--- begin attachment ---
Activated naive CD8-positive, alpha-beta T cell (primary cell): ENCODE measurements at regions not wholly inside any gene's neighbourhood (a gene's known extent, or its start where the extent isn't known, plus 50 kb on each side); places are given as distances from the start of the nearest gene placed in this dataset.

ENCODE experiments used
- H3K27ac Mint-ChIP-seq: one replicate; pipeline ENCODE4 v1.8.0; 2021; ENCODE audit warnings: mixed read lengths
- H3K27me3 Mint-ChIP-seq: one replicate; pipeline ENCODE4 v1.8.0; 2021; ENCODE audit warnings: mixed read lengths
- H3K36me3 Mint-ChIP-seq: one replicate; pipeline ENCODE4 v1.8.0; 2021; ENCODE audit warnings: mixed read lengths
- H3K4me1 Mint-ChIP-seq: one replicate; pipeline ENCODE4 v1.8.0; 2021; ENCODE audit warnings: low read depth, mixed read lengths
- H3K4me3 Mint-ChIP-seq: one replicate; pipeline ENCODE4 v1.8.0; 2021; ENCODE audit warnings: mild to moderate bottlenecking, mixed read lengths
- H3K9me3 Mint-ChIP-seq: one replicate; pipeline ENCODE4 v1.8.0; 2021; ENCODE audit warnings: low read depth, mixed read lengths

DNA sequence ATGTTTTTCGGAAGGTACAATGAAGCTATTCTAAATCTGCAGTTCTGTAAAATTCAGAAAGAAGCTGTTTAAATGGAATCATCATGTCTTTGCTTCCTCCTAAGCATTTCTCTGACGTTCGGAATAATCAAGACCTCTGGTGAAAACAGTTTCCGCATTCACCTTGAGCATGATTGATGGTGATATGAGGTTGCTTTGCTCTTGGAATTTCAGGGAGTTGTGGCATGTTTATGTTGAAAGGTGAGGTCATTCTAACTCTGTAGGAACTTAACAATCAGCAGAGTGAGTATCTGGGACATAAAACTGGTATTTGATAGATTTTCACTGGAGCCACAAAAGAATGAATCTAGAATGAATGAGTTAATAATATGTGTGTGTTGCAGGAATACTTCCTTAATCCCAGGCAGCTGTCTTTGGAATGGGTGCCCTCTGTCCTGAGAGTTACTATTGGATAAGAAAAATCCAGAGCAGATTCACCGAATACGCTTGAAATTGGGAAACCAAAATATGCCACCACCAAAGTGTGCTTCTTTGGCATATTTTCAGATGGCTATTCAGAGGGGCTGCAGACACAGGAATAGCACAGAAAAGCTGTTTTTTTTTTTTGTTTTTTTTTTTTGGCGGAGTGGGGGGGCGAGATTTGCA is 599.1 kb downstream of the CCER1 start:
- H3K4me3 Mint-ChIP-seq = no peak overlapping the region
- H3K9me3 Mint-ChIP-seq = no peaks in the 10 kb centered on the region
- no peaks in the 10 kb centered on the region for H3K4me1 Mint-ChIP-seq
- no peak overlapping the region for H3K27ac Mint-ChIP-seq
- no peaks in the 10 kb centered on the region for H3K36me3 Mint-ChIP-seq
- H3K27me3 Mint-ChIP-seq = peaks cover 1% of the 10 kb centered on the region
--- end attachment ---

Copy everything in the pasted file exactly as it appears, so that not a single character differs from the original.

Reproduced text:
Activated naive CD8-positive, alpha-beta T cell (primary cell): ENCODE measurements at regions not wholly inside any gene's neighbourhood (a gene's known extent, or its start where the extent isn't known, plus 50 kb on each side); places are given as distances from the start of the nearest gene placed in this dataset.

ENCODE experiments used
- H3K27ac Mint-ChIP-seq: one replicate; pipeline ENCODE4 v1.8.0; 2021; ENCODE audit warnings: mixed read lengths
- H3K27me3 Mint-ChIP-seq: one replicate; pipeline ENCODE4 v1.8.0; 2021; ENCODE audit warnings: mixed read lengths
- H3K36me3 Mint-ChIP-seq: one replicate; pipeline ENCODE4 v1.8.0; 2021; ENCODE audit warnings: mixed read lengths
- H3K4me1 Mint-ChIP-seq: one replicate; pipeline ENCODE4 v1.8.0; 2021; ENCODE audit warnings: low read depth, mixed read lengths
- H3K4me3 Mint-ChIP-seq: one replicate; pipeline ENCODE4 v1.8.0; 2021; ENCODE audit warnings: mild to moderate bottlenecking, mixed read lengths
- H3K9me3 Mint-ChIP-seq: one replicate; pipeline ENCODE4 v1.8.0; 2021; ENCODE audit warnings: low read depth, mixed read lengths

DNA sequence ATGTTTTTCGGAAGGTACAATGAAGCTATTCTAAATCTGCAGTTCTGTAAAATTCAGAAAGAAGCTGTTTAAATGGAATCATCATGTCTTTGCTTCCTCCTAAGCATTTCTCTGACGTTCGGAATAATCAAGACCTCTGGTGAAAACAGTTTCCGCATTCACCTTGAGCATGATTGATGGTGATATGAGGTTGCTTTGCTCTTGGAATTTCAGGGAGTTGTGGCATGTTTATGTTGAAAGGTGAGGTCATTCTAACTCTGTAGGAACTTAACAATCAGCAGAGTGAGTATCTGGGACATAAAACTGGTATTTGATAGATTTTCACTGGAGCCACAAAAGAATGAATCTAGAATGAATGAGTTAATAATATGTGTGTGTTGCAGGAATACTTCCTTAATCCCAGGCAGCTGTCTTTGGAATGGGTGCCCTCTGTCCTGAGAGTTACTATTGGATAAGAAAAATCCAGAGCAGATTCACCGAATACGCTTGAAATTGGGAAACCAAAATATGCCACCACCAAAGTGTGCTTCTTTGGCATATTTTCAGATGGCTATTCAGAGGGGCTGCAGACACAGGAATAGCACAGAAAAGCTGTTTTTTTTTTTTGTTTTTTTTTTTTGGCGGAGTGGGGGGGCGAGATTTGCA is 599.1 kb downstream of the CCER1 start:
- H3K4me3 Mint-ChIP-seq = no peak overlapping the region
- H3K9me3 Mint-ChIP-seq = no peaks in the 10 kb centered on the region
- no peaks in the 10 kb centered on the region for H3K4me1 Mint-ChIP-seq
- no peak overlapping the region for H3K27ac Mint-ChIP-seq
- no peaks in the 10 kb centered on the region for H3K36me3 Mint-ChIP-seq
- H3K27me3 Mint-ChIP-seq = peaks cover 1% of the 10 kb centered on the region